What is Philosophy good for?

Philosophy is quite unlike any other field. It is unique both in its methods and in the nature and breadth of its subject matter. Philosophy pursues questions in every dimension of human life, and its techniques apply to problems in any field of study or endeavor. No brief definition expresses the richness and variety of philosophy. It may be described in many ways. It is a reasoned pursuit of fundamental truths, a quest for understanding, a study of principles of conduct. It seeks to establish standards of evidence, to provide rational methods of resolving conflicts, and to create techniques for evaluating ideas and arguments. Philosophy develops the capacity to see the world from the perspective of other individuals and other cultures; it enhances one’s ability to perceive the relationships among the various fields of study; and it deepens one’s sense of the meaning and varieties of human experience.

 

Philosophy is the systematic study of ideas and issues, a reasoned pursuit of fundamental truths, a quest for a comprehensive understanding of the world, a study of principles of conduct, and much more. Every domain of human existence raises questions to which its techniques and theories apply, and its methods may be used in the study of any subject or the pursuit of any vocation. Indeed, philosophy is in a sense inescapable: life confronts every thoughtful person with some philosophical questions, and nearly everyone is often guided by philosophical assumptions, even if unconsciously. One need not be unprepared. To a large extent one can choose how reflective one will be in clarifying and developing one’s philosophical assumptions, and how well prepared one is for the philosophical questions life presents. Philosophical training enhances our problem-solving capacities, our abilities to understand and express ideas, and our persuasive powers. It also develops understanding and enjoyment of things whose absence impoverishes many lives: such things as aesthetic experience, communication with many different kinds of people, lively discussion of current issues, the discerning observation of human behavior, and intellectual zest. In these and other ways the study of philosophy contributes immeasurably in both academic and other pursuits.

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My step-father

My step-father was a small farmer. He worked with his hands all of his life. He worked with mules, horses, and later tractors. Otto was primarily a wheat farmer. He took pride in his farming. Straight rows, sowing at the right time, cultivating, knowing when to harvest. There was a German Lutheran toughness to him and a real pride in growing crops and beasts to feed the people. 

It was a real shock to him when he made his first trip to the east coast. He went up to the top of the Empire State Building and looked out over the city. He noticed barges in the Hudson River that were dumping their loads into the river. He asked what they were dumping. He was told they were dumping excess wheat and also milk. He could not believe it. 

Why would they do that,” he asked. For the futures market he was told. Too much wheat brings the prices down now and in the future.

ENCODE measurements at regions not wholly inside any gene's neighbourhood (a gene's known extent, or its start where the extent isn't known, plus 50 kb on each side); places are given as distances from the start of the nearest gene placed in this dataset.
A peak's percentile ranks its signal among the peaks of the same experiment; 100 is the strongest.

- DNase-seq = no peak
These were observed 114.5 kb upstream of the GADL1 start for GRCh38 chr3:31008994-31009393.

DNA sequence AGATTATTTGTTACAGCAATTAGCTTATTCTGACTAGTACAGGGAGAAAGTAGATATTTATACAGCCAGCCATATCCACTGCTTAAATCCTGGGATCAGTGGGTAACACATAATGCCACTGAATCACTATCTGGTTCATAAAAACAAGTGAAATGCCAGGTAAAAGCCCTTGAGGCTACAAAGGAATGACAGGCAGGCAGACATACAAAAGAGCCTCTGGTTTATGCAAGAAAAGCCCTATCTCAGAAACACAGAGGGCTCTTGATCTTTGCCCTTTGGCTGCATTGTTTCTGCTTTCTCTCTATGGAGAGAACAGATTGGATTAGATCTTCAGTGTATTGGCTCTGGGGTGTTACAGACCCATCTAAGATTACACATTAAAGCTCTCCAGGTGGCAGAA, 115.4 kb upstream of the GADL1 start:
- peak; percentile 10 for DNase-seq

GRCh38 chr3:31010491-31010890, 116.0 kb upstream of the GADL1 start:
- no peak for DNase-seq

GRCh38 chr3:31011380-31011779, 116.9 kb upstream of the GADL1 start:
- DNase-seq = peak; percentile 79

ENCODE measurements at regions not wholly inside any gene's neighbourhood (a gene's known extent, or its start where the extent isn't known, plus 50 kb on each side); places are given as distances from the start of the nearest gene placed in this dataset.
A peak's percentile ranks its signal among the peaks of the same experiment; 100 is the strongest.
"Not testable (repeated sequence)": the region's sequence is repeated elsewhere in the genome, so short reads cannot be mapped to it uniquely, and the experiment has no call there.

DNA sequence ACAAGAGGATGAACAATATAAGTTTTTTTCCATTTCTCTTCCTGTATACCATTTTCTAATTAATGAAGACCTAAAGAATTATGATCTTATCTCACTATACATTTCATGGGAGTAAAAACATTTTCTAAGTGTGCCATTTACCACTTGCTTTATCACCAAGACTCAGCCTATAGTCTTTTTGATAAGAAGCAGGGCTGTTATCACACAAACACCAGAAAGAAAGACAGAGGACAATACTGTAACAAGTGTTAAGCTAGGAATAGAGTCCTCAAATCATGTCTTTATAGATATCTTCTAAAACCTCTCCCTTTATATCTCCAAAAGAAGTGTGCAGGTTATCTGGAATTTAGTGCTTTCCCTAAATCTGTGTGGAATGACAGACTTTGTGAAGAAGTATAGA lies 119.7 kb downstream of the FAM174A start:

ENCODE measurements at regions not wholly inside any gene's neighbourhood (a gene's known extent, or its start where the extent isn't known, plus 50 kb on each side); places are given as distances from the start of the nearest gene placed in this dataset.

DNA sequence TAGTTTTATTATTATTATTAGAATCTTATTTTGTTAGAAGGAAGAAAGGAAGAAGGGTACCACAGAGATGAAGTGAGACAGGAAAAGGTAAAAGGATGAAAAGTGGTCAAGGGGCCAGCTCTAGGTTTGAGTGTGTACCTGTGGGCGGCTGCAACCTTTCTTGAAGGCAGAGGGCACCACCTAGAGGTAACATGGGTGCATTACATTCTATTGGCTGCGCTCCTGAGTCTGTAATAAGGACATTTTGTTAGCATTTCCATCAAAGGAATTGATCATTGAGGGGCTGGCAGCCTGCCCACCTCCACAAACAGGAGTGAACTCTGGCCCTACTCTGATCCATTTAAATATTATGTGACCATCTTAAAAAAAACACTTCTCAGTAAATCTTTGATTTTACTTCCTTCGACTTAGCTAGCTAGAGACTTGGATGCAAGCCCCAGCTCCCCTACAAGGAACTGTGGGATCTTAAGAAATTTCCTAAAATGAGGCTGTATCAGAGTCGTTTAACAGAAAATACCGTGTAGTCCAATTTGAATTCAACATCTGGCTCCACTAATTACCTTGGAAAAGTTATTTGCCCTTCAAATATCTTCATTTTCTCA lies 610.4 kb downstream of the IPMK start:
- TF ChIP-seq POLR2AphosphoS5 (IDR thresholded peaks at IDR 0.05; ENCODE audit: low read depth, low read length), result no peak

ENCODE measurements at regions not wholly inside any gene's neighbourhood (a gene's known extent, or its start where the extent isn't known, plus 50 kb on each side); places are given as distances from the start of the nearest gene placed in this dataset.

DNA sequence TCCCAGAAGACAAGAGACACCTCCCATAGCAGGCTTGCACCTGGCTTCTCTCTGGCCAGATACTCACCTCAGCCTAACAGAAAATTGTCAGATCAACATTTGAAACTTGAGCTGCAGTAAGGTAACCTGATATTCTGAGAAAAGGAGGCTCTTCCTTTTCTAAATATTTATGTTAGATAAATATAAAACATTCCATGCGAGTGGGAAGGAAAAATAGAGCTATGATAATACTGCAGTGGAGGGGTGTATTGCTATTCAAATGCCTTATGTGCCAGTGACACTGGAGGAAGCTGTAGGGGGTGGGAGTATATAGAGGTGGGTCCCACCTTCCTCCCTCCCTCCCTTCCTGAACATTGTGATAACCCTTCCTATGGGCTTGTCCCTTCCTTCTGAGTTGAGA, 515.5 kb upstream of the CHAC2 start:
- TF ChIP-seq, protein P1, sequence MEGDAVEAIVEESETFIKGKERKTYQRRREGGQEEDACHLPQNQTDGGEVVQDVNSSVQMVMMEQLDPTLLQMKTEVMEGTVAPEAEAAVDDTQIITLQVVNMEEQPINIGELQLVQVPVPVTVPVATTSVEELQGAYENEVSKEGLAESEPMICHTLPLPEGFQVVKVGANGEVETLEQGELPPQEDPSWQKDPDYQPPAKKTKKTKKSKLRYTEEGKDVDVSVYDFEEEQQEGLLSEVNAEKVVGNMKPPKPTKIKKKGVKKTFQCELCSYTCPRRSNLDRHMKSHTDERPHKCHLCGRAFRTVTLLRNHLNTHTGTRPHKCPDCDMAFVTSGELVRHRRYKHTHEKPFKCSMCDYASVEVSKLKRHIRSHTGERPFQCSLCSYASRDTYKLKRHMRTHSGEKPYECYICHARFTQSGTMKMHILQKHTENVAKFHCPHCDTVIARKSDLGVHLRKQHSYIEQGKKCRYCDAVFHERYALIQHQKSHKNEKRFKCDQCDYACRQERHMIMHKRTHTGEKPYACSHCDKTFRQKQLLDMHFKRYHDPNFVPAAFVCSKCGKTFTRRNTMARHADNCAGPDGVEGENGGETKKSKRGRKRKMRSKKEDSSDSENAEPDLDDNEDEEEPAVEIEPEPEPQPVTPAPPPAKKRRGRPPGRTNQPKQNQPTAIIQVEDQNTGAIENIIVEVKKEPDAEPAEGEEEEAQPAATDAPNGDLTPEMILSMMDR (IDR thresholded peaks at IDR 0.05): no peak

When he came back to the farm he was changed. Those barges had stolen his life’s purpose. 

At about the same time Camus was writing his Notebooks 1951 – 1959. He writes (35) : 

According to Melville, the remora, a fish of the South Seas, swims poorly. That is why their only chance to move forward consists of attaching themselves to the back of a big fish. They then plunge a kind of tube into the stomach of a shark, where they suck up their nourishment, and propagate without doing anything, living off the hunting and efforts of the beast. 

The remora reminds me of the Wall Street speculators of today. They do not produce any wheat or corn – they merely bet on its price in the future. And they don’t manufacture anything to use for anything – they specialize in gambling. 

Oh, yeah, and Otto paid his fair share of taxes. 

Skepticism

Skepticism
Skepticism or scepticism is generally any questioning attitude or doubt towards one or more items of putative knowledge or belief. It is often directed at domains, such as the supernatural, morality, religion, or knowledge. – Wikipedia

Skepticism | Definition of Skepticism by Merriam-Webster
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uncertainty, doubt, dubiety, skepticism, suspicion, mistrust mean lack of sureness about someone or something. uncertainty may range from a falling short of certainty to an almost complete lack of conviction or knowledge especially about an outcome or result.

Skepticism | philosophy | Britannica
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Skepticism, also spelled scepticism, in Western philosophy, the attitude of doubting knowledge claims set forth in various areas. The original Greek meaning of skeptikos was “an inquirer,” someone who was unsatisfied and still looking for truth.

Skepticism (Stanford Encyclopedia of Philosophy)
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Philosophically interesting forms of skepticism claim that we do not know propositions which we ordinarily think we do know. We should distinguish such skepticism from the ordinary kind, the claim that we do not know propositions which we would gladly grant not to know.

Skepticism: Examples and Definition | Philosophy Terms
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Originally, in ancient Greece, skepticism was the philosophy of questioning all claims, religious, ethical, scientific, or otherwise. The point of skepticism was not so much to disbelieve claims, but to interrogate them; the word
skepticism is derived from the Greek skepsis, meaning “inquiry.”